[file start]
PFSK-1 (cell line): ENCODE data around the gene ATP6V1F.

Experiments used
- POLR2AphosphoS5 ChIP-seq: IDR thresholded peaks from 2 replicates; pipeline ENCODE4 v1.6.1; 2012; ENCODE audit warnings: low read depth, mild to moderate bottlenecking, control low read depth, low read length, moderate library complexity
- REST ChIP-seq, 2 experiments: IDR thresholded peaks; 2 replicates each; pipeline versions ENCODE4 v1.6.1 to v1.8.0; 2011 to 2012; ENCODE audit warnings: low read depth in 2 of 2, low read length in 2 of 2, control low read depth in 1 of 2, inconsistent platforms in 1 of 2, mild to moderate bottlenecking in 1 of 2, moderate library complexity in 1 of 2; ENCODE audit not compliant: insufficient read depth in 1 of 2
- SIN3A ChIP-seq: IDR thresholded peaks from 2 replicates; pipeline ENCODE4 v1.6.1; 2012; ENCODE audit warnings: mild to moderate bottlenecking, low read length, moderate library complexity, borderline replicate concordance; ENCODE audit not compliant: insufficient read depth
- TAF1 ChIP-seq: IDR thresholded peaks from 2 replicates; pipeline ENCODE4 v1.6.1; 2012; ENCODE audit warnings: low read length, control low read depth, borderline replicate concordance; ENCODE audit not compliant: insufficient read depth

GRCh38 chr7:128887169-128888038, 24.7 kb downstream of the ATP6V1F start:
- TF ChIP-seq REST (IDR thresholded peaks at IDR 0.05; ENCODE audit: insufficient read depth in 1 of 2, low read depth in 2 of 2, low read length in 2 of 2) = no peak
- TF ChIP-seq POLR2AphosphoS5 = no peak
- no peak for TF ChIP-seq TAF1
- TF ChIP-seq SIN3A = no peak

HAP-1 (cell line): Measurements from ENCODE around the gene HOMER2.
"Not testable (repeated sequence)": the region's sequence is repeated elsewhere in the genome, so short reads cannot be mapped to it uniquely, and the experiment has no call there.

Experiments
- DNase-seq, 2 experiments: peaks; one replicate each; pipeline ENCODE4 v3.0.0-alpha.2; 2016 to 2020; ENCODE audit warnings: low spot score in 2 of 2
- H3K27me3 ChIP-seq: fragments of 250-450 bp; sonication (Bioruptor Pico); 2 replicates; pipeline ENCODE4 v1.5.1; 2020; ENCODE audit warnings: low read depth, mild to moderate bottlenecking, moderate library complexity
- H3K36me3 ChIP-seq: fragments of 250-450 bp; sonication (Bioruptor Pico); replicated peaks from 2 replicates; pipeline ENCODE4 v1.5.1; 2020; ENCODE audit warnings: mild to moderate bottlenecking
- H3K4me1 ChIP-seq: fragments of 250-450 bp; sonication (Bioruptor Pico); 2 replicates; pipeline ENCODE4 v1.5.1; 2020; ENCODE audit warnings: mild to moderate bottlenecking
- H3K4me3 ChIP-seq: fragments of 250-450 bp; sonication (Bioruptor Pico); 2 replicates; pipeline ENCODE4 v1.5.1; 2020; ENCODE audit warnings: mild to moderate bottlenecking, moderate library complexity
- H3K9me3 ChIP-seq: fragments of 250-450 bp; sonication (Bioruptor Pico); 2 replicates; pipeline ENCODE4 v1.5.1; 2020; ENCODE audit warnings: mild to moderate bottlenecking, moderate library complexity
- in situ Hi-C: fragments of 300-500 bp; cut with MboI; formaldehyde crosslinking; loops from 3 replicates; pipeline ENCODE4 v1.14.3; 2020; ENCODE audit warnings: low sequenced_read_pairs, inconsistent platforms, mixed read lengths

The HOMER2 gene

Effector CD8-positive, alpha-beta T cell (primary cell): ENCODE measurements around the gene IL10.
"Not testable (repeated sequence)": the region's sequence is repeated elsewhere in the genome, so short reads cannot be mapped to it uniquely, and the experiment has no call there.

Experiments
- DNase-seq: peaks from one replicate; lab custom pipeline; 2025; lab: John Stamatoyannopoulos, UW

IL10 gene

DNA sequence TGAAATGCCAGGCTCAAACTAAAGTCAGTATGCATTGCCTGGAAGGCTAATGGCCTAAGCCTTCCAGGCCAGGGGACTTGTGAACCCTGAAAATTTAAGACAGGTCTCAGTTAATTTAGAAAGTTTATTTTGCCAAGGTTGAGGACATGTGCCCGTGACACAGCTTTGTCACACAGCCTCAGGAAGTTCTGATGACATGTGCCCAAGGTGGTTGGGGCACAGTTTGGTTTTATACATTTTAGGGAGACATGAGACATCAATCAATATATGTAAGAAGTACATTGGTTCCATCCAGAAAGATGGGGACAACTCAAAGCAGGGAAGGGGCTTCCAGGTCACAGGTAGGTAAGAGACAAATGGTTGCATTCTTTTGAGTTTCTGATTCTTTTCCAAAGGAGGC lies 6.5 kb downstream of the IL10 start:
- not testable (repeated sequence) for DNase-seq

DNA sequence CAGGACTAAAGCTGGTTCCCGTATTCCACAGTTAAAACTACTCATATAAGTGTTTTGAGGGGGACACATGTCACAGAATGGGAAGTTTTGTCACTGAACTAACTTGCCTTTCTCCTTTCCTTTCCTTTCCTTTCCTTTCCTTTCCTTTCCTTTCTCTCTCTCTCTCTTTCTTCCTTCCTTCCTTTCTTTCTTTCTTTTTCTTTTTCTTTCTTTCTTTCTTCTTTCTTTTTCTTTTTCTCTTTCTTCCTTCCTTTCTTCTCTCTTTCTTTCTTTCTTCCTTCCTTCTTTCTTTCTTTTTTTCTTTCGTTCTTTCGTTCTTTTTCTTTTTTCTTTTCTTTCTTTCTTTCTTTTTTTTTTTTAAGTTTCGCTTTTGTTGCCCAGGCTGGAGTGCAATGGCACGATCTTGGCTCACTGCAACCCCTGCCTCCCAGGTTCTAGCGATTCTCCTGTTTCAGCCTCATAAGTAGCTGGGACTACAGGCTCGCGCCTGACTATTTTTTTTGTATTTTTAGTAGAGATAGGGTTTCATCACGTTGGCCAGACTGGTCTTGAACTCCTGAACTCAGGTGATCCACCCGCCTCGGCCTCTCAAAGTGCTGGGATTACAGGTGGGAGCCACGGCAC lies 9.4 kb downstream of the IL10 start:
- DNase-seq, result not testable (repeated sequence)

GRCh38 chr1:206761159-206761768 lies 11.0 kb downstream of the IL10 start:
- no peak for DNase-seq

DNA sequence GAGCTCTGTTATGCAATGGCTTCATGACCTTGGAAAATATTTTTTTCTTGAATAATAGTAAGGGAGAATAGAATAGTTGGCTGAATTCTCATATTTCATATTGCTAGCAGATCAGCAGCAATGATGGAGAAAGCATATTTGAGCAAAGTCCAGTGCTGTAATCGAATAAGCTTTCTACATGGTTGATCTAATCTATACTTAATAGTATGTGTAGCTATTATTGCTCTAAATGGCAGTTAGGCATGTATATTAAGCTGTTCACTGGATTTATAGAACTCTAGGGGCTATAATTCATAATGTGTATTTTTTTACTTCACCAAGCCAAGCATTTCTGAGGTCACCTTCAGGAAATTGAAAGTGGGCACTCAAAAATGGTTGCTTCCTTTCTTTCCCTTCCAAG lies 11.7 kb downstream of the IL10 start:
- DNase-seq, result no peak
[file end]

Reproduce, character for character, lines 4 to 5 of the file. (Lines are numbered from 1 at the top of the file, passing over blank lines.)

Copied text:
- REST ChIP-seq, 2 experiments: IDR thresholded peaks; 2 replicates each; pipeline versions ENCODE4 v1.6.1 to v1.8.0; 2011 to 2012; ENCODE audit warnings: low read depth in 2 of 2, low read length in 2 of 2, control low read depth in 1 of 2, inconsistent platforms in 1 of 2, mild to moderate bottlenecking in 1 of 2, moderate library complexity in 1 of 2; ENCODE audit not compliant: insufficient read depth in 1 of 2
- SIN3A ChIP-seq: IDR thresholded peaks from 2 replicates; pipeline ENCODE4 v1.6.1; 2012; ENCODE audit warnings: mild to moderate bottlenecking, low read length, moderate library complexity, borderline replicate concordance; ENCODE audit not compliant: insufficient read depth